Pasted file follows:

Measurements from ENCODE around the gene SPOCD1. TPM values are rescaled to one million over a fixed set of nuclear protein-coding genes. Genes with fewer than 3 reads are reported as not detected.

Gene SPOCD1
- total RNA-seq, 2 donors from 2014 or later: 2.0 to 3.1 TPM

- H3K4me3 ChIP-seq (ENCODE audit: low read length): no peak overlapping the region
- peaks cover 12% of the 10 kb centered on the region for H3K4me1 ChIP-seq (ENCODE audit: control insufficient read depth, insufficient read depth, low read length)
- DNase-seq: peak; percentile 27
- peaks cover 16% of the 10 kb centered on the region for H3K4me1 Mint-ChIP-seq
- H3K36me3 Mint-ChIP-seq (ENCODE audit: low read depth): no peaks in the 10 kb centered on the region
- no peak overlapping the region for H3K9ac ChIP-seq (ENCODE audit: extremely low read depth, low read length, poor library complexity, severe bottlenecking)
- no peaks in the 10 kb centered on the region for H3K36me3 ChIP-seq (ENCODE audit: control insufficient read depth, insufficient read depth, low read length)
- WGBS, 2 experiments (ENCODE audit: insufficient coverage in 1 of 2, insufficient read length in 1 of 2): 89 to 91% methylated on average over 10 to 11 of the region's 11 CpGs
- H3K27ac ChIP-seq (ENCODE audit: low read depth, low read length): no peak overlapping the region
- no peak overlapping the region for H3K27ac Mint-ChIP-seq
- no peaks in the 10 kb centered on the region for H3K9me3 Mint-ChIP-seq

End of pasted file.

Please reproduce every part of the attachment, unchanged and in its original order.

Measurements from ENCODE around the gene SPOCD1. TPM values are rescaled to one million over a fixed set of nuclear protein-coding genes. Genes with fewer than 3 reads are reported as not detected.

Gene SPOCD1
- total RNA-seq, 2 donors from 2014 or later: 2.0 to 3.1 TPM

- H3K4me3 ChIP-seq (ENCODE audit: low read length): no peak overlapping the region
- peaks cover 12% of the 10 kb centered on the region for H3K4me1 ChIP-seq (ENCODE audit: control insufficient read depth, insufficient read depth, low read length)
- DNase-seq: peak; percentile 27
- peaks cover 16% of the 10 kb centered on the region for H3K4me1 Mint-ChIP-seq
- H3K36me3 Mint-ChIP-seq (ENCODE audit: low read depth): no peaks in the 10 kb centered on the region
- no peak overlapping the region for H3K9ac ChIP-seq (ENCODE audit: extremely low read depth, low read length, poor library complexity, severe bottlenecking)
- no peaks in the 10 kb centered on the region for H3K36me3 ChIP-seq (ENCODE audit: control insufficient read depth, insufficient read depth, low read length)
- WGBS, 2 experiments (ENCODE audit: insufficient coverage in 1 of 2, insufficient read length in 1 of 2): 89 to 91% methylated on average over 10 to 11 of the region's 11 CpGs
- H3K27ac ChIP-seq (ENCODE audit: low read depth, low read length): no peak overlapping the region
- no peak overlapping the region for H3K27ac Mint-ChIP-seq
- no peaks in the 10 kb centered on the region for H3K9me3 Mint-ChIP-seq